A: As stated earlier, as much as there exists a very good relations between Ghana and Russia, greater efforts need to be employed in fostering stronger economic ties. It is hoped that as Ghana and Russia commemorate 60 years of formal diplomatic relations, the level of economic cooperation between them would catch up with the well-developed bilateral political relations in the coming years. Emphasis should also be placed on developing people-to-people relations, whereby the peoples of both countries would have better understanding of each other. Cultural cooperation, tourism, dissemination of information of each other’s customs and practices should be emphasised in bringing the people together for their mutual benefit.
Source: Ghana News Agency
The United Nations health agency’s regional office for Africa has announced that Ghana, Kenya, and Malawi will take part in a breakthrough pilot programme to make the world’s first malaria vaccine available in selected areas, beginning in 2018.
The prospect of a malaria vaccine is great news. Information gathered in the pilot will help us make decisions on the wider use of this vaccine, said Matshidiso Moeti, World Health Organization (WHO) Regional Director for Africa, in a news release.
Announcement of the coordinated rollout comes as the international community marks World Malaria Day and the kick-off of World Immunization Week, 24-30 April, which celebrates the widespread use of vaccines that protect people against 26 diseases. Overall, vaccines prevent an estimated two to three million deaths each year, according to WHO.
The injectable RTS,S vaccine was developed to protect young children from the most deadly form of malaria caused by Plasmodium parasites. It will be assessed in the pilot programme as a complementary malaria control tool to potentially be added to the core package of WHO-recommended measures for malaria prevention.
Combined with existing malaria interventions, such a vaccine would have the potential to save tens of thousands of lives in Africa, Dr. Moeti added.
Africa bears the greatest burden of malaria worldwide. Global efforts in the last 15 years have led to a 62 per cent reduction in malaria deaths between 2000 and 2015, yet approximately 429,000 people died of the disease in 2015 � the majority of them young children in Africa.
The WHO pilot programme will assess whether the vaccine’s protective effect in children aged 5 � 17 months old during Phase III testing can be replicated in real-life. Specifically, it will assess the feasibility of delivering the required four doses of RTS,S, the vaccine’s potential role in reducing childhood deaths and its safety in the context of routine use.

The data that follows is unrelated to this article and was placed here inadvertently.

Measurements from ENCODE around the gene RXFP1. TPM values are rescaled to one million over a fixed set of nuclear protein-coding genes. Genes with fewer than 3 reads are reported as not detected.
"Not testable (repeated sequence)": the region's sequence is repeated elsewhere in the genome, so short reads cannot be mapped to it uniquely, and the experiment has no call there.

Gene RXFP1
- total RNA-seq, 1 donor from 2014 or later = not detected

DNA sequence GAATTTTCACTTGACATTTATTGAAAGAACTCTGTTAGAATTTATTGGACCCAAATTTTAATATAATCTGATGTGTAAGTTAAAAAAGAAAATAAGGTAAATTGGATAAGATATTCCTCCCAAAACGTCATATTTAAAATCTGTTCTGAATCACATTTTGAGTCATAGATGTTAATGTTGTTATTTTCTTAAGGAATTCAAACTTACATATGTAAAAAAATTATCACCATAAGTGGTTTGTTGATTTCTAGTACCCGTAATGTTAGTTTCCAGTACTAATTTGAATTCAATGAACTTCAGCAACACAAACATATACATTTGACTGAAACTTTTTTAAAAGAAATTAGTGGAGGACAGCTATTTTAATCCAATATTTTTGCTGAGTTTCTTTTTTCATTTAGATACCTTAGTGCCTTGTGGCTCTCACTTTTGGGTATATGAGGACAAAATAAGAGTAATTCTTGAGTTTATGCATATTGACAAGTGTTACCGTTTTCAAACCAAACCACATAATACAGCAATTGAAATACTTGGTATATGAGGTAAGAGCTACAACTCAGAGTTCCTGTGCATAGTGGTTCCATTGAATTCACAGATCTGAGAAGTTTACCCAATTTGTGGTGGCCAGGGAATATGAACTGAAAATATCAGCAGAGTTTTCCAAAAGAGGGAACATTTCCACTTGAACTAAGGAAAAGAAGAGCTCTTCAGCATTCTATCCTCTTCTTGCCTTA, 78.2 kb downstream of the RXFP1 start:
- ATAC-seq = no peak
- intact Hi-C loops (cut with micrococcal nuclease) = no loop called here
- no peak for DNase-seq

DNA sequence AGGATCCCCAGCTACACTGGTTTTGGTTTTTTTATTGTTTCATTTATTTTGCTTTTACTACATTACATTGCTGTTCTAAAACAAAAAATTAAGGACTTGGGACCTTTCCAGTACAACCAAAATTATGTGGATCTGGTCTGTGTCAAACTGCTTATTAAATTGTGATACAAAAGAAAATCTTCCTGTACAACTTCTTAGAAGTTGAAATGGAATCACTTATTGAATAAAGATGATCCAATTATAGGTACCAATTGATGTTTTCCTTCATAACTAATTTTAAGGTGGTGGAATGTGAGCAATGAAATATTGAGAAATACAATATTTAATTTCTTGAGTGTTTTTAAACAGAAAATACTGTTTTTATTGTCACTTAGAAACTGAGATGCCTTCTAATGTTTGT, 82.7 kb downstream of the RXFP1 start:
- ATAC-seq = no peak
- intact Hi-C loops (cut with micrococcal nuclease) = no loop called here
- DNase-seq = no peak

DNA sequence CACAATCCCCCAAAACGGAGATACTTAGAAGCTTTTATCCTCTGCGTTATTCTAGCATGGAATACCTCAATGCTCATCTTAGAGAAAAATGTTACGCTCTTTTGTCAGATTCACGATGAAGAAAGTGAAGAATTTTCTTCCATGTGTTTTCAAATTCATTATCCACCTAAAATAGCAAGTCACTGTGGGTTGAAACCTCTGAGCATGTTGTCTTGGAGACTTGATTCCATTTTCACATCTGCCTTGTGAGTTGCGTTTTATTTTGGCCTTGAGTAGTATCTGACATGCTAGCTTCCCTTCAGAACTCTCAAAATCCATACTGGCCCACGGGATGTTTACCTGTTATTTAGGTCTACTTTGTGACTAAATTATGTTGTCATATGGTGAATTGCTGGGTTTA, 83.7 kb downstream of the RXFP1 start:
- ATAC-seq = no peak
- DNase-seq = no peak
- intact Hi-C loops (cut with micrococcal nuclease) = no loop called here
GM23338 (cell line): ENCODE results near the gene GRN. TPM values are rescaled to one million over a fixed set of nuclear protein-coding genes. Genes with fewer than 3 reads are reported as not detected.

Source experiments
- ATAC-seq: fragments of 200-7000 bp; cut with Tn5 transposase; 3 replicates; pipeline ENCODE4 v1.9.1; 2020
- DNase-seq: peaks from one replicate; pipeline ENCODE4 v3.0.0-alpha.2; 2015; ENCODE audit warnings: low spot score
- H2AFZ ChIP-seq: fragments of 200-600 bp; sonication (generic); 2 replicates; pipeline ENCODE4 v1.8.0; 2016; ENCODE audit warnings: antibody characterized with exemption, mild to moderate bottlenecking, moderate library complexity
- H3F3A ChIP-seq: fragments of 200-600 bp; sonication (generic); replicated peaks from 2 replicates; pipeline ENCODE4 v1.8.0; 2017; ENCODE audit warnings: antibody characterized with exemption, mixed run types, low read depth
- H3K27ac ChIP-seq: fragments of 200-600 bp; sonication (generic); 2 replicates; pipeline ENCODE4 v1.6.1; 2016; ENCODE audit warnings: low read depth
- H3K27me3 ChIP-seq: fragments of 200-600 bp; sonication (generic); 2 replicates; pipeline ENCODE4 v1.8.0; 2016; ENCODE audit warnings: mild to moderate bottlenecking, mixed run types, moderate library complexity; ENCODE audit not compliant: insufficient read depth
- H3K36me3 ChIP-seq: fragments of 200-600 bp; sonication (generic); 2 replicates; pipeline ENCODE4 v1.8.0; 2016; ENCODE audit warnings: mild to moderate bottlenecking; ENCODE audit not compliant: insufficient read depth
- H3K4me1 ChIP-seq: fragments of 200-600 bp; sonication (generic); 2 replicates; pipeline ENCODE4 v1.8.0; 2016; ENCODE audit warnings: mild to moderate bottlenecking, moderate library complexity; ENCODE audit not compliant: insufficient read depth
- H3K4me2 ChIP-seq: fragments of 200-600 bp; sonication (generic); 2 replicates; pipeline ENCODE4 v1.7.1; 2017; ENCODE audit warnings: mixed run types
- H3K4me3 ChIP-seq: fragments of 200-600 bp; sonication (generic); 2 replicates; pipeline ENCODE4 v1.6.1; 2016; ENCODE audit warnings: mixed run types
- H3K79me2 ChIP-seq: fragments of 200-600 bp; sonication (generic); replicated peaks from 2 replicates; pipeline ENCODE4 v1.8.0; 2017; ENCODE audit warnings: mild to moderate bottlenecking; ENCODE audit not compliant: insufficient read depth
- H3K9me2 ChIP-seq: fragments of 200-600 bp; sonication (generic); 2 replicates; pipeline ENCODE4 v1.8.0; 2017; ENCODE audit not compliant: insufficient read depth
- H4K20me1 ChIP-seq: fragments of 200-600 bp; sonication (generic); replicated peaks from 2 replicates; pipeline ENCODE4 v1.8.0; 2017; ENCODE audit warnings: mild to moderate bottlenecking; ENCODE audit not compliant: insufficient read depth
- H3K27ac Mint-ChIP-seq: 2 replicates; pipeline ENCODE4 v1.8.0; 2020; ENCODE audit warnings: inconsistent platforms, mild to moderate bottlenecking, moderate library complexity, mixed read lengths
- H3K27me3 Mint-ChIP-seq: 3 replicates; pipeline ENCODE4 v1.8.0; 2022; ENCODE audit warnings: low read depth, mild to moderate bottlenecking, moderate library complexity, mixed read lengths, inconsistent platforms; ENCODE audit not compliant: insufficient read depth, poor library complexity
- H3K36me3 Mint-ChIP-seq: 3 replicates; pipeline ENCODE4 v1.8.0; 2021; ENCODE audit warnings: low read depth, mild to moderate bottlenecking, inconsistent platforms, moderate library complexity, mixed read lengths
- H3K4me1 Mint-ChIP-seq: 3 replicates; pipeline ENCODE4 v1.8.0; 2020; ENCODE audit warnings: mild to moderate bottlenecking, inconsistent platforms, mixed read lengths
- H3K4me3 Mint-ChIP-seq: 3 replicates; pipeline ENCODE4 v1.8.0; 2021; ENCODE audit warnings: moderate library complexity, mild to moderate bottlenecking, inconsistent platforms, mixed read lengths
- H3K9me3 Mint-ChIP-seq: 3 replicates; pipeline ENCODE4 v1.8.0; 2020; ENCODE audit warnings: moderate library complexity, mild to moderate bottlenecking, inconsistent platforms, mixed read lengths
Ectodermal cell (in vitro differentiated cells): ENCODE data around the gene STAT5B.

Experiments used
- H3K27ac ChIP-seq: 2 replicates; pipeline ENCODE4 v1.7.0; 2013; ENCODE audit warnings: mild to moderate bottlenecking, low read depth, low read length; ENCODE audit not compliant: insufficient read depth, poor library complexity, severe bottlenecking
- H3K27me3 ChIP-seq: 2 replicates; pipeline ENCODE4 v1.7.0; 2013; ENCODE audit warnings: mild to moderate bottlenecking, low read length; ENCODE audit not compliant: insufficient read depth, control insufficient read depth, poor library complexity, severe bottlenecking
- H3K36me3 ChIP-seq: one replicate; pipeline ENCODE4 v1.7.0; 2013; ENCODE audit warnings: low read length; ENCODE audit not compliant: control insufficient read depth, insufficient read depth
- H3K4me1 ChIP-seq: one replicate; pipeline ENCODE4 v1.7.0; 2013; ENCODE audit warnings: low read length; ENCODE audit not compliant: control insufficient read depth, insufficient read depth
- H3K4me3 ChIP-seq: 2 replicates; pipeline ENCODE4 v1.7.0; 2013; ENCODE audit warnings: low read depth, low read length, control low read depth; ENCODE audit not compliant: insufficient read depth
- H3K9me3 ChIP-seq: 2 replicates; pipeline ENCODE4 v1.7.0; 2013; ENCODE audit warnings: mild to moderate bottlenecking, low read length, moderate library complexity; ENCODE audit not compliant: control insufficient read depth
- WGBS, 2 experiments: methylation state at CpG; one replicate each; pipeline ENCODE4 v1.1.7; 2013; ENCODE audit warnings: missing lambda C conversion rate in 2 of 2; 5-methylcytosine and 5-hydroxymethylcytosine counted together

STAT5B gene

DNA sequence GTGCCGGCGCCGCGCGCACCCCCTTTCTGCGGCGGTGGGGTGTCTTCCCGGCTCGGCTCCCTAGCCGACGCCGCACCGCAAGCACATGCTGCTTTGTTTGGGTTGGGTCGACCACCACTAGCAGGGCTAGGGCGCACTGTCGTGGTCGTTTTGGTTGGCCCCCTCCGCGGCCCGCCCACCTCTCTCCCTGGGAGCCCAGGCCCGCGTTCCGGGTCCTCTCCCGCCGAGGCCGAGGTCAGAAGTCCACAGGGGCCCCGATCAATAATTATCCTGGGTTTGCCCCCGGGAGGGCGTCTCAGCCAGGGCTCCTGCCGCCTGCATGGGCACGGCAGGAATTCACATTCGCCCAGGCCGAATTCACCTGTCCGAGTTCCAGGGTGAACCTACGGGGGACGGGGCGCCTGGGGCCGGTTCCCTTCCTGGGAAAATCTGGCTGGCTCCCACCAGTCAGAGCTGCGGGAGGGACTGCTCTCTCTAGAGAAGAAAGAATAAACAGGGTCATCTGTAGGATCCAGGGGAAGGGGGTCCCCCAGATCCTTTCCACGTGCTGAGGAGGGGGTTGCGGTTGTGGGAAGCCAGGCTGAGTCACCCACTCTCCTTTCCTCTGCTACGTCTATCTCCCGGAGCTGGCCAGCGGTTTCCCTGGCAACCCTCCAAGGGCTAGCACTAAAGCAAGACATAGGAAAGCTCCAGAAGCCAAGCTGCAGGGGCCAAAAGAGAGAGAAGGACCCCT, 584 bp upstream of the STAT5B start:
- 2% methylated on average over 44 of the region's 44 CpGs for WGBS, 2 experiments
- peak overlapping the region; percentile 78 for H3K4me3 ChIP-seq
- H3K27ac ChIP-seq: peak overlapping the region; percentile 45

Pilot implementation strategy
The three countries selected to participate in the pilot were based on the criteria of high coverage of long-lasting insecticidal-treated nets; well-functioning malaria and immunisation programmes � a high malaria burden even after scale-up of LLINs; and participation in the Phase III RTS,S malaria vaccine trial.
Each country will decide on the districts and regions to be included, with high-malaria-burden areas prioritized, as they are predicted to provide the broadest benefit. Information garnered from the pilot will help to inform later decisions about potential wider use of the vaccine.
The malaria vaccine will be administered via intramuscular injection and delivered through routine national immunization programmes. WHO is working with the three countries to facilitate regulatory authorization of the vaccine for use in the pilots through the African Vaccine Regulatory Forum. Regulatory support will also include measures to enable the appropriate safety monitoring of the vaccine and rigorous evaluation for eventual large scale use.
Gavi, the Vaccine Alliance; the Global Fund to Fight AIDS, Tuberculosis and Malaria; and the International Drug Purchase Facility UNITAID, are partnering to provide $49.2 million for the first phase of the pilot programme (2017-2020), which will be complemented in-kind by contributions from WHO and the British pharmaceutical company GSK .
Source: UN News Centre
BRAZZAVILLE, Ghana, Kenya, and Malawi have been picked to take part in a World Health Organization (WHO) malaria vaccine implementation programme (MVIP) to make the world’s first malaria vaccine available in selected areas, beginning in 2018, says the WHO.
The WHO Regional Office for Africa (WHO/AFRO) announced in a media statement received by the Ghana News Agency Monday that the injectable vaccine, RTS, S, was developed to protect young children from the most deadly form of malaria caused by Plasmodium falciparum.
The vaccine would be assessed in the pilot programme as a complementary malaria control tool which could potentially be added to the core package of WHO-recommended measures for malaria prevention.
Dr Matshidiso Moeti, the WHO Regional Director for Africa said: The prospect of a malaria vaccine is great news. Information gathered in the pilot programme will help us make decisions on the wider use of this vaccine. Combined with existing malaria interventions, such a vaccine would have the potential to save tens of thousands of lives in Africa.”
Africa bears the greatest burden of malaria worldwide. Global efforts in the last 15 years have led to a 62 per cent reduction in malaria deaths from 2000 to 2015, but approximately 429,000 people still died of the disease in 2015, the majority of them young children in Africa.
The WHO programme will assess whether the vaccine’s protective effect in children from five to 17 months old during Phase 3 testing can be replicated in real life. Specifically, the pilot programme will assess the feasibility of delivering the required four doses of RTS, S, the vaccine’s potential role in reducing childhood deaths, and its safety in the context of routine use.
RTS, S was developed by pharmaceutical giant GSK and is the first malaria vaccine to have successfully completed a Phase three clinical trial. The trial was conducted between 2009 and 2014 through a partnership involving GSK, the PATH Malaria Vaccine Initiative, with support from the Bill & Melinda Gates Foundation, and a network of African research sites in seven African countries, including Ghana, Kenya, and Malawi.
Source: NAM NEWS NETWORK